PE Ledger

In the new year, child-care prices on Prince Edward Island will be reduced to $25 per day

child-care centre

‘This will have an impact on some people’s capacity to buy groceries, pay rent, and fill up their car with gas.’

Starting January 1, child care fees at authorised Early Years Centres in Prince Edward Island will be decreased to $25 per day.

Child care costs on the islands currently range from $27 to $34 per day. For those families, the reduction to $25 per day would yield a daily savings of $2 to $9.

“As a mother of two children aged three and five, I know how important it is for families and parents, particularly women, to be able to re-enter the workforce,” said P.E.I.’s Minister of Education Natalie Jameson.

“It’s loud and clear, and we’re hearing it. Because the cost of products and services is growing, we want to be there to support our family.”

The fee reductions are part of a bigger plan announced in July by the federal and provincial administrations. Child-care prices in P.E.I. will be reduced to $10 per day by 2024, according to the agreement.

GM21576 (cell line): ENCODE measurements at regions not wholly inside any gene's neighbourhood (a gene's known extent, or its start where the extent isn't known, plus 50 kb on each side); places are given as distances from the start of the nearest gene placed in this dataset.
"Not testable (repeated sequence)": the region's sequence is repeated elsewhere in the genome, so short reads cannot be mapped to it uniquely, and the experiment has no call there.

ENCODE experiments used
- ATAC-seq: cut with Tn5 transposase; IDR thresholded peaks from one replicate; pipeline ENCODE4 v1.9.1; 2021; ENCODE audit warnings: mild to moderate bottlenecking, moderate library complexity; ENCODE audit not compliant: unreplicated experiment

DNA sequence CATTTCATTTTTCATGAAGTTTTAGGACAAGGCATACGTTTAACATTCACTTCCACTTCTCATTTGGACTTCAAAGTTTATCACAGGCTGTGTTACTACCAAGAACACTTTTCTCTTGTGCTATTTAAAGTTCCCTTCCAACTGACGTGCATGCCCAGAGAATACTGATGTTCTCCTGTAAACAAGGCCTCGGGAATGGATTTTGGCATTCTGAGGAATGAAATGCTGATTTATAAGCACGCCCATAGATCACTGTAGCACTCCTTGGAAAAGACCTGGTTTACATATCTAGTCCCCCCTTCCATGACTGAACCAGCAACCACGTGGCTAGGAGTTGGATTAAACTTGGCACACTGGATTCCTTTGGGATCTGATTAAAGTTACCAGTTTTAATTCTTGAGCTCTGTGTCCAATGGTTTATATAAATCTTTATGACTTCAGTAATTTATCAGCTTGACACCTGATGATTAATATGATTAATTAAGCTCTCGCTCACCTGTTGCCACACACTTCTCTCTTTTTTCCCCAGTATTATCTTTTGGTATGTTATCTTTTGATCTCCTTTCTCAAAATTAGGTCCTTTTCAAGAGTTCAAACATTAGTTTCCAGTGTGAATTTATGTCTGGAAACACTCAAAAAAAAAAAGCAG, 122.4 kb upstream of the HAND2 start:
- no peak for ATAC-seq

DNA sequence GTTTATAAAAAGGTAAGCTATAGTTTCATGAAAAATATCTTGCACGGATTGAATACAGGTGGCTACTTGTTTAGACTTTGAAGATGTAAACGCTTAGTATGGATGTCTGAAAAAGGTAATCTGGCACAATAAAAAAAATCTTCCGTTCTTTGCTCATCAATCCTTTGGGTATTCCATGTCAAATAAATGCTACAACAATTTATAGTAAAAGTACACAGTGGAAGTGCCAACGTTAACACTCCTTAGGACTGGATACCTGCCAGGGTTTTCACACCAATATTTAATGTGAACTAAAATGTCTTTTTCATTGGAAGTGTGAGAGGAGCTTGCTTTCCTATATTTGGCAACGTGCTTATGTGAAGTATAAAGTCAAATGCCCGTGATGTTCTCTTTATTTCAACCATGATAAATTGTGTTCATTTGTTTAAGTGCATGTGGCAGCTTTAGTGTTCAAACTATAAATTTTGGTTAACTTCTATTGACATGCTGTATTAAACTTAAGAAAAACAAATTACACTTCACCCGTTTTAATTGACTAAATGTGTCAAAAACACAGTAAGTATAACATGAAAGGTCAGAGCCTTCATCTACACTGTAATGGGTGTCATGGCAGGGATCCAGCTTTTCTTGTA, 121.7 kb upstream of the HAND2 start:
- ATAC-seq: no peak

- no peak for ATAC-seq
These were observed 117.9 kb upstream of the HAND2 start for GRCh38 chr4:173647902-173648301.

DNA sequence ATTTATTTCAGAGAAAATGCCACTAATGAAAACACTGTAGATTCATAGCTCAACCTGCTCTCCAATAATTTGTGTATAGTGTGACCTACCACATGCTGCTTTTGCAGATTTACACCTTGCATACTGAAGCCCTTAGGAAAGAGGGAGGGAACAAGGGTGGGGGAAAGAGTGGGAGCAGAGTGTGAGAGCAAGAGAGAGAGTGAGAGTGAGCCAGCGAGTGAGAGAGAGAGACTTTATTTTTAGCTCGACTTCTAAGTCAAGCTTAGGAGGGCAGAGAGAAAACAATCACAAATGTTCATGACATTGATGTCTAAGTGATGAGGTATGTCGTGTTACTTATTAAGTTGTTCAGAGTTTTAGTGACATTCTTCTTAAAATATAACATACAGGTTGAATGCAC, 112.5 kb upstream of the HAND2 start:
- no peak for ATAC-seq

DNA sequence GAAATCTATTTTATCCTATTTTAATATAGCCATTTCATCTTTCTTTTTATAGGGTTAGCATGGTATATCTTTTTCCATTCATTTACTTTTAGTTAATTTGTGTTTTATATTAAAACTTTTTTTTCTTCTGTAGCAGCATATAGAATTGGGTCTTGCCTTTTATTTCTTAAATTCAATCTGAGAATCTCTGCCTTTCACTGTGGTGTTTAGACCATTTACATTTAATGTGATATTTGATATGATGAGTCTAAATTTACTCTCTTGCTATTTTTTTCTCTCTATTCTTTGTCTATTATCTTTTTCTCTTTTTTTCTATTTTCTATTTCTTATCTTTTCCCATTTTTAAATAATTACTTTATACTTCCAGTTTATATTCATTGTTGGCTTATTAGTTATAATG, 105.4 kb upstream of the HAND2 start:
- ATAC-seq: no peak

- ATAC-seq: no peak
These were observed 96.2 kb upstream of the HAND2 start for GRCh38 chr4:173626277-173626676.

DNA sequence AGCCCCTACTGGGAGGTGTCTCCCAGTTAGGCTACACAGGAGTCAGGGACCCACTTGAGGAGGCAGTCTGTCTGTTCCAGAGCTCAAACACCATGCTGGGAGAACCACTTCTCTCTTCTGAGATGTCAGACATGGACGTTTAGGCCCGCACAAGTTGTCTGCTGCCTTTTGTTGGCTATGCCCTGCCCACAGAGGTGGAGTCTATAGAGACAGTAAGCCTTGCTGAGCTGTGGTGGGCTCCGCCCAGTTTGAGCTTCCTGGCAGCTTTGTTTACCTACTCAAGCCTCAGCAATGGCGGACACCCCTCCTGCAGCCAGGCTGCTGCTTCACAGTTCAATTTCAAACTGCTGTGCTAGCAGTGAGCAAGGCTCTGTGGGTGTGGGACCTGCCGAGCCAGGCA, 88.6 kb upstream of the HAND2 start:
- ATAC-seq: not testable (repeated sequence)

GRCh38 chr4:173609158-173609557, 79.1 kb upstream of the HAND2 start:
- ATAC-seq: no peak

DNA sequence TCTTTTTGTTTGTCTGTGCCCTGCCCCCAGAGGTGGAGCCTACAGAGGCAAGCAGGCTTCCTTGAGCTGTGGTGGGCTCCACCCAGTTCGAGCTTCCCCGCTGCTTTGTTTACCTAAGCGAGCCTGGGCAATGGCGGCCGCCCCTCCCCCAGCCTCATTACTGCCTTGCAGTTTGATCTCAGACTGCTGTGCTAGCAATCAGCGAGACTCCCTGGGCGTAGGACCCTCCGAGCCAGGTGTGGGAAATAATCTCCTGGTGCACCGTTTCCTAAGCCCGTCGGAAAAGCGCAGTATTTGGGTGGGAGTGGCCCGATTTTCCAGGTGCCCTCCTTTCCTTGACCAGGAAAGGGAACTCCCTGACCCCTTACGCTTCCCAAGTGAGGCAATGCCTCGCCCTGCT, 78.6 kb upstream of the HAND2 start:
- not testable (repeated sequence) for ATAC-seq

child-care centre

Similar agreements were reached by the federal government with six additional provinces and one territory to decrease child-care expenses to $10 per day. However, P.E.I. has the most aggressive plan in place to achieve that target in the next three years.

Parents are affected greatly.

In the new year, the $25-per-day charge will not apply to all child-care centres on P.E.I. It will take effect on January 1 for licenced Early Years centres, however, licenced non-designated centres will have to seek provincial funds in order to cut rates.

The reduced charge, according to Elizabeth Jeffery, owner and director of Little Wonders Early Learning Centre in Charlottetown, will have a significant impact on parents with small children.

“Oh my god,” Jeffery exclaimed, “it’s going to be tremendous for them.”

“It will be a lot less, especially for individuals who have newborns — that’s a substantial rate adjustment for them,” she says, “and it will have an impact on some people’s ability to buy groceries, pay rent, and put gas in their car.”

Jeffery previously served as president of the P.E.I. Early Childhood Development Association and she said the experience taught her how tough it is to influence government policy.

“I’ve discovered how stinking long everything in government takes since there are so many processes,” she explained.

“Having been on the inside, I know that the fact that they’re able to get this done as rapidly as they are, while it may appear slow to people on the outside, it’s actually pretty impressive.”

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